I will confess that as the closing credits were rolling for Kevin Chenault's latest indie feature Different Drum, I found myself already searching around that vast empty space I call my brain looking for some sort of comparison.
I thought to myself "Different Drum" is the kind of film that Beck would make if Beck were to make a film rather than yet another collection of eclectic sad songs.
That kind of fits. Sort of.
Then, I went back to the thought that I had after watching Chenault's last film, Young Islands, and found myself thinking that maybe Chenault is carving out a niche' as the Heartland's Todd Solondz minus the incest.
Well, pretty much anyway.
Then, it dawned on me how much Different Drum reminded me of Alexander Payne's Nebraska. This does not, for the record, mean that co-leads Isabella DeVoy and Zach Zint remind me in any way of June Squibb and Bruce Dern.
But, they kinda do.
The truth is that Different Drum, not so coincidentally, marches to the beat of its own drum in telling the story of Lydia (DeVoy) and Tod (Zint), a former couple who find themselves sharing a journey from South Dakota to Indiana because, after all, funerals are always good for bringing people together even when they don't necessarily want to be.
Before Nebraska managed to find its way to the big screen, I'd have sworn that a small, intimate, quirky, and ultimately quite film would most likely never find its way onto a big screen and certainly not courtesy of a studio. So, I'm hesitant to celebrate the fact that Different Drum is just the kind of film that I love to see coming from the indie world - a character-driven intimate drama with touches of heart, ample doses of heartland quirk, and a patience to allow the characters to be exactly where they need to be rather than detouring them off into special-effects laden distractions or vulgarity just for the sake of vulgarity.
Everything in Different Drum has a purpose and everything in the film seems to advance the story along, though sometimes it's in the weirdest of ways.
Oh wait. I almost forgot. Jim Jarmusch. Yeah. Different Drum really made me think about Jim Jarmusch quite a bit.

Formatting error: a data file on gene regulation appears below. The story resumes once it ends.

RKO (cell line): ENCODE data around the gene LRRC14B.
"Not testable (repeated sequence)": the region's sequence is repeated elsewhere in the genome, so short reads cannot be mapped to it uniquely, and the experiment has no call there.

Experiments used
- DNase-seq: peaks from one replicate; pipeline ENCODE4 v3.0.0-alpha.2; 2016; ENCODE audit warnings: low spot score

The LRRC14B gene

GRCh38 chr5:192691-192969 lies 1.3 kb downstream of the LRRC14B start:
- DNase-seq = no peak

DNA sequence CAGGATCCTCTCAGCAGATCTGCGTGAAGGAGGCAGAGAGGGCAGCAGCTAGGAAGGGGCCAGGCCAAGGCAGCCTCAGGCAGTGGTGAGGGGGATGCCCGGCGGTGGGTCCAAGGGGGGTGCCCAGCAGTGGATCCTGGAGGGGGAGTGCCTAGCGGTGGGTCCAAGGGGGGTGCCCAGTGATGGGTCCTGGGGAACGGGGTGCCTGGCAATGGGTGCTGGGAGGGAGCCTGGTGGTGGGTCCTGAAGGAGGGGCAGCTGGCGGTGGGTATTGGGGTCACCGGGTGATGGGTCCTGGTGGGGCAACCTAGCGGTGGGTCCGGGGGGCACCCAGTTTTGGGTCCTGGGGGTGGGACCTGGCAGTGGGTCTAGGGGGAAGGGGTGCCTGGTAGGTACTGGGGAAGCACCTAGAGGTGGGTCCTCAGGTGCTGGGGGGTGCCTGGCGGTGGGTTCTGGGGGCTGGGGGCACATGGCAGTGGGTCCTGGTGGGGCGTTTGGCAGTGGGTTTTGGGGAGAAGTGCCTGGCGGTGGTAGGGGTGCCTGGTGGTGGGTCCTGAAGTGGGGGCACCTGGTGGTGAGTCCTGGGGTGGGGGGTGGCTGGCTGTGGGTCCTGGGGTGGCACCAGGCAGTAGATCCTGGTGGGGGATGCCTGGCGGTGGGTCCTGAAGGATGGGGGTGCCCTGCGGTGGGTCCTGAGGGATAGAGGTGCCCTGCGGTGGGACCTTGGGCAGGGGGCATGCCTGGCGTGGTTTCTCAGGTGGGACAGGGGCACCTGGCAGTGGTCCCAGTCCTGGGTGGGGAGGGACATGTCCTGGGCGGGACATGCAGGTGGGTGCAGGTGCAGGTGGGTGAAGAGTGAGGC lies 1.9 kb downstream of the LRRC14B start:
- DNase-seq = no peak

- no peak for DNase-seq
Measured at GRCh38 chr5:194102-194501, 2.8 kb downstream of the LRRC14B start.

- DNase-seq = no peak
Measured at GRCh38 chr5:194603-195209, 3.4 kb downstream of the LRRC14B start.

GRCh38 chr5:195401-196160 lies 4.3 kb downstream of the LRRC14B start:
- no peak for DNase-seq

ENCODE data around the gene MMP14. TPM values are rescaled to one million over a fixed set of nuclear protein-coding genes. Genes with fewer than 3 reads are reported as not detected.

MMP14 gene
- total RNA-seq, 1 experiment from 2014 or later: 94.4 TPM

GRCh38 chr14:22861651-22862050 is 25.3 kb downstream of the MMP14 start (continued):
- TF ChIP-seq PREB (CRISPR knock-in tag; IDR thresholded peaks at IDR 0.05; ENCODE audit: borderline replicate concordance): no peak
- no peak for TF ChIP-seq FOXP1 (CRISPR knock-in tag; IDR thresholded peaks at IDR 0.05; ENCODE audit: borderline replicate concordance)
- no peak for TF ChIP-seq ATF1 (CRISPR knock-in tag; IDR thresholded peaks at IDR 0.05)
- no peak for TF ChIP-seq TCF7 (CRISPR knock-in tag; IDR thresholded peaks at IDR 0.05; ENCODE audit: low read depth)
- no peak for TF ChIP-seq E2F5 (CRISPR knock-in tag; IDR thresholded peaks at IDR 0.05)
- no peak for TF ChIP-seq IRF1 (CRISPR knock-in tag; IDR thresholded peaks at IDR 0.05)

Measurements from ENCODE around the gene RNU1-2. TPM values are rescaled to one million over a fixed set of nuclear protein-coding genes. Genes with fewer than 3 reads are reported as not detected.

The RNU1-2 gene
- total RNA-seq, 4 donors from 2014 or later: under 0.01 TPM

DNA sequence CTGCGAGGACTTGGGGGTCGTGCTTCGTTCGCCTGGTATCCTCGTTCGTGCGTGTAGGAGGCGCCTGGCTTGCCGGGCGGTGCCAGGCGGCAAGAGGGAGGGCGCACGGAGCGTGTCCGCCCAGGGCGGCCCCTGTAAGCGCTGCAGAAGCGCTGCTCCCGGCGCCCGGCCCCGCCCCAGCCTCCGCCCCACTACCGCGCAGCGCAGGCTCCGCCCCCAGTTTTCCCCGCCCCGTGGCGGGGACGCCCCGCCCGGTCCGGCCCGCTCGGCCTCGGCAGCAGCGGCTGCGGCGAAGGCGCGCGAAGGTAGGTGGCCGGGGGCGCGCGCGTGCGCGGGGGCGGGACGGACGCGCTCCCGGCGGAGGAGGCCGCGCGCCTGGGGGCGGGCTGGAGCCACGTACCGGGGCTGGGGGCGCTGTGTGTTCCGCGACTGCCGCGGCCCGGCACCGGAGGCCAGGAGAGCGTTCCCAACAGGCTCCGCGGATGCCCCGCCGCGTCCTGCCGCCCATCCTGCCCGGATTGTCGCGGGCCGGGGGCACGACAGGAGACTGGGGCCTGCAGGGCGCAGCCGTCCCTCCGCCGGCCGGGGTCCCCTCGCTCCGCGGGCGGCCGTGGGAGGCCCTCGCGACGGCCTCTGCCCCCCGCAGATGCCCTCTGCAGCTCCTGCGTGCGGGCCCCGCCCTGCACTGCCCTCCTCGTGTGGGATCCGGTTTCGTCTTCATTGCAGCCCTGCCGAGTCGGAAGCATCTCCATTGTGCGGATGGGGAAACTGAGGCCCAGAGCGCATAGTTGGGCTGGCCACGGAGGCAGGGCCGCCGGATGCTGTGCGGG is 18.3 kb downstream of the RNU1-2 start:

God, I love Jim Jarmusch.
From hand-written transition signs indicating in what city Lydia and Tod have just arrived to the sort of muted tones that might make you feel like you're watching Different Drum from the Dust Bowl, Chenault has hand-crafted a film uses words sparingly in telling a story that seems to unfold more in the silence and the things left unspoken.
Oh wait. I thought of another one. 500 Days of Summer.
Really. I'm not kidding. Man, Zach Zint and Isabella DeVoy reminded me of that almost ridiculous chemistry that existed between Joseph Gordon-Levitt and Zooey Deschanel. That said, this film has an infinitely smaller budget and is really sort of a smalltown version of the whole thing, but somewhere between Bruce Dern and June Squibb and Joseph Gordon-Levitt and Zooey Deschanel is where this film really lives.
Or maybe I'm just crazy. It could be.
Regardless, both Zach Zint and Isabella DeVoy do top notch work here as the former couple who clearly understand each other even if their lives have clearly moved on. In fact, Lydia's is so moved on that she's pregnant and, refreshingly, it's not used as a gimmick in the film.
She's just pregnant, ya' know? People get pregnant
Actually, I guess that's kind of stupid. "People" don't get pregnant. Women get pregnant. Women who have sex get pregnant. Well, I suppose women who get artificially inseminated get pregnant, too.
But, I digress.
Zint and DeVoy have a comfortable and believable chemistry that is so rich and authentic that even the quirkier parts of their story don't feel that particularly quirky. You just have this overwhelming feeling that this is likely how they functioned when they were together, and they don't particularly feel the necessity to fake it before they make it to Indiana. There are small yet impressive touches, a toothbrush scene for example, that make you realize just how comfortable they are with each other even if it doesn't quite add up to relationship material.
The scenes unfold convincingly and there's not a detour at all when a third party, ably played by Joseph Dodd, joins them and adds just a hint of tension to the equation.
D.P. Eddy Scully's lensing is inventive and authentic in capturing the silent facial expressions, the body language, and the almost mundane aspects of every community that Lydia and Tod visit. While there were a couple times when the film's low-budget was evident, Chenault has crafted an intelligent, quietly sentimental, honest and downright enjoyable film that should easily find a place on the indie/microcinema fest circuit and will leave you satisfied long after the closing credits have rolled.
© Written by Richard Propes
The Independent Critic